Yeah, but that's not what the OP is asking for. He wants to know how much power the car's battery charger can put out. The "charger" is the DC-DC converter that steps down the high voltage from the traction battery to the 14V or so that's used to charge the 12V battery. That's probably because he's thinking of running something (like an inverter) from the battery terminals with the car turned on so that he doesn't drain the 12V battery.


And that's gonna be based on battery amp hours/reserve power data.

wwhitney
Posts: 135
Joined: Thu Sep 01, 2016 4:05 pm

Re: Power available at terminals of 12V battery

Thu Apr 13, 2017 6:23 pm

drdiesel1 wrote:And that's gonna be based on battery amp hours/reserve power data.

Nope. In the use case proposed by the OP, the 12V system is being powered by the DC-DC converter from the main traction battery. The 12V battery should only come into play when the car is off, to provide standby power to the always-on loads.

Cheers, Wayne

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gbobman
Posts: 211
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Re: Power available at terminals of 12V battery

Thu Apr 13, 2017 9:05 pm

wwhitney wrote:Nope. In the use case proposed by the OP, the 12V system is being powered by the DC-DC converter from the main traction battery. The 12V battery should only come into play when the car is off, to provide standby power to the always-on loads.

Cheers, Wayne

I'd be interested in the answer to this/OP's question myself. If I know that I can run things without putting undo strain on the charging system, I'll know what options I can act on.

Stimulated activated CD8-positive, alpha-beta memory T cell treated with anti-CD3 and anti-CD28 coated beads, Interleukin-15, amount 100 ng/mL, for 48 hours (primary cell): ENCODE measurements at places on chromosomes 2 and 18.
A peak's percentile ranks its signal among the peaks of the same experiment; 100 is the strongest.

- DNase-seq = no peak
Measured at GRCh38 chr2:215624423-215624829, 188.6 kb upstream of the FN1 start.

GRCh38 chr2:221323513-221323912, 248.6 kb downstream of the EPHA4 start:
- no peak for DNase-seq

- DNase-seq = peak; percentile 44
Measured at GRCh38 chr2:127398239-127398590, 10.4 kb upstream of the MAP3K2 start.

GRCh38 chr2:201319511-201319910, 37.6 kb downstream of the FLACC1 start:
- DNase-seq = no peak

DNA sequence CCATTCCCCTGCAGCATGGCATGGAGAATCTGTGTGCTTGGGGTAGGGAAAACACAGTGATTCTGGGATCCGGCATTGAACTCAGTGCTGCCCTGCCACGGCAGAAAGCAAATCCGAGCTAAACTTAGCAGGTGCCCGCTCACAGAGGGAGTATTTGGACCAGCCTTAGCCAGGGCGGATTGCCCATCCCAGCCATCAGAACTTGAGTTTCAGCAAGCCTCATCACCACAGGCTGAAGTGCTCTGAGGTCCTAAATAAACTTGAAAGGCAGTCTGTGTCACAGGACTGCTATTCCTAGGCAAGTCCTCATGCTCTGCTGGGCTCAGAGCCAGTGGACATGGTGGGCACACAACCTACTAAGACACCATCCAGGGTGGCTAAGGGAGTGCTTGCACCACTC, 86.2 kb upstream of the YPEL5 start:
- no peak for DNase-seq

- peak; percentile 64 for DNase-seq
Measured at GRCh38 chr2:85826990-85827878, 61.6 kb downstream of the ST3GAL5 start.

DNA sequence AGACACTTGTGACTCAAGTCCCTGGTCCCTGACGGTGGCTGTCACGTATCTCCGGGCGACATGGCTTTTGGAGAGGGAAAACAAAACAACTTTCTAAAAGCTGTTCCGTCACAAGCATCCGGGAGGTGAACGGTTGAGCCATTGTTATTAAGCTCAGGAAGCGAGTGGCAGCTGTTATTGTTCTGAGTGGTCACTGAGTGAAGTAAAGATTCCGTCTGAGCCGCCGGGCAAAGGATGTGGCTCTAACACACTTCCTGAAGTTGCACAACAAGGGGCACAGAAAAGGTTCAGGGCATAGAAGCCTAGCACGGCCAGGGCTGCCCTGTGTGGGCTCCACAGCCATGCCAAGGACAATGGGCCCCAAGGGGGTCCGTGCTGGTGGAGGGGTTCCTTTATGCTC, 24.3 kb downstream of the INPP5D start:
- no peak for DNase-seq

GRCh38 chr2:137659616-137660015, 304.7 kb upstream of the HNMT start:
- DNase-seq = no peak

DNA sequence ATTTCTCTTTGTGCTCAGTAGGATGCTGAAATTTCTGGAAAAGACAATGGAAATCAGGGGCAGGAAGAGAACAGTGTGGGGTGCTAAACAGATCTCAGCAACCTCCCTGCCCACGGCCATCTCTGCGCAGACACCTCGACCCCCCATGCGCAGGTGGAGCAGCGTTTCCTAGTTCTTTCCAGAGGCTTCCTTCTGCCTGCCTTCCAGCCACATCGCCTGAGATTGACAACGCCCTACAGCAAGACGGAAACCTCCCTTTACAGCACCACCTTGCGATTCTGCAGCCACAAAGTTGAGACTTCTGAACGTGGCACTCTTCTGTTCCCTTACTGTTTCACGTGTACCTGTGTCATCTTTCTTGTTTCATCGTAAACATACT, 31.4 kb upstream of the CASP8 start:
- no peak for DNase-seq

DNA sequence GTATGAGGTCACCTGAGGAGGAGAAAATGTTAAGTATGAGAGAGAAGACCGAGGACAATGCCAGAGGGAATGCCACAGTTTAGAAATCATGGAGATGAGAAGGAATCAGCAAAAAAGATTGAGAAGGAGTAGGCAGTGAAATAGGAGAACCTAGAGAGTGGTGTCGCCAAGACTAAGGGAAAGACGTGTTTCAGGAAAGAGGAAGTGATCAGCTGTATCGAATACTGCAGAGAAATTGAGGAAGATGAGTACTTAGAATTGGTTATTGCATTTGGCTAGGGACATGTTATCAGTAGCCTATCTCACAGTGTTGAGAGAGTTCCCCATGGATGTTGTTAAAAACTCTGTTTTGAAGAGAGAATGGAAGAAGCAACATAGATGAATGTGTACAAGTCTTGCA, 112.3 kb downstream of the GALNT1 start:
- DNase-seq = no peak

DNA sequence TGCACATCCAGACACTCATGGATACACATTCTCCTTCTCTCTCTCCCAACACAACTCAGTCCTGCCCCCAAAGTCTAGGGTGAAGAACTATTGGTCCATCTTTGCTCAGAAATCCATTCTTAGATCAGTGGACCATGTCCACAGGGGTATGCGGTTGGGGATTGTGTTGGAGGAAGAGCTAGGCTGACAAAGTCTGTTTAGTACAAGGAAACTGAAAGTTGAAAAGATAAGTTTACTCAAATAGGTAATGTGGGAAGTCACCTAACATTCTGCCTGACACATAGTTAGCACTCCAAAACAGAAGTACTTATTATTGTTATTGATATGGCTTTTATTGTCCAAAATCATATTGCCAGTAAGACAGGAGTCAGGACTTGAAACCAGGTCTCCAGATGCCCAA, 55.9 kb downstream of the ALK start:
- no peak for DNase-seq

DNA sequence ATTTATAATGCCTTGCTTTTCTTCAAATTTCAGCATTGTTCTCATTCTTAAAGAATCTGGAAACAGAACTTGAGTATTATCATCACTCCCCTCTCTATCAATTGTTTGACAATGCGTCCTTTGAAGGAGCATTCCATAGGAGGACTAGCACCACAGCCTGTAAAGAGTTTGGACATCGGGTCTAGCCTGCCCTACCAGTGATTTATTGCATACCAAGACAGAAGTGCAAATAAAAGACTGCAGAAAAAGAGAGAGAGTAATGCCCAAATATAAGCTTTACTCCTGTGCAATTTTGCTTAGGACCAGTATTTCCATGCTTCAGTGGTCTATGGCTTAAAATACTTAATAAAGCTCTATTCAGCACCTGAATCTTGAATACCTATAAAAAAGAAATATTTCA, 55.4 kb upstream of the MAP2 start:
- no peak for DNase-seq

2017 Chevy Bolt LT (1st EV!)
2004 Chevy Monte Carlo SS
(found a new home :cry: )

LeftieBiker
Posts: 793
Joined: Tue Jan 10, 2017 7:13 am

Re: Power available at terminals of 12V battery

Thu Apr 13, 2017 9:49 pm

FWIW, the Leaf's DC-DC converter delivers up to 1800 watts.
2018 Nissan Leaf SL with Pro Pilot

2009 Vectrix VX-1 with 18 Leaf modules.

JeffN
Posts: 128
Joined: Fri Apr 01, 2016 7:32 am

Re: Power available at terminals of 12V battery

Thu Apr 13, 2017 9:54 pm

aknies66 wrote:In a gas-powered car, the alternator charges/powers the 12V battery when the engine is running. Depending on the speed of the engine, the alternator can deliver 100's of Watts to the 12V battery.

The Bolt has a DC-2-DC converter from the high voltage battery to the 12V battery. Question, how many Watts of power are continuously (e.g., until the high voltage battery is depleted, at least) available from the DC-2-DC converter at the terminals of the 12V battery when the car is ON and parked with all lights off, A/C and heat off?

The Bolt EV's DC-2-DC converter puts out a maximum of 1,600 Watts at ~14V, according to a GM engineer.

Of course, even with the heater, lights, etc. turned off the car's computers and other various components still draw a few hundred Watts. I wouldn't draw more than 800-1000 Watts continuously via a 120V inverter attached to the battery with the car turned on in "Ready" mode so the DC converter will be operating.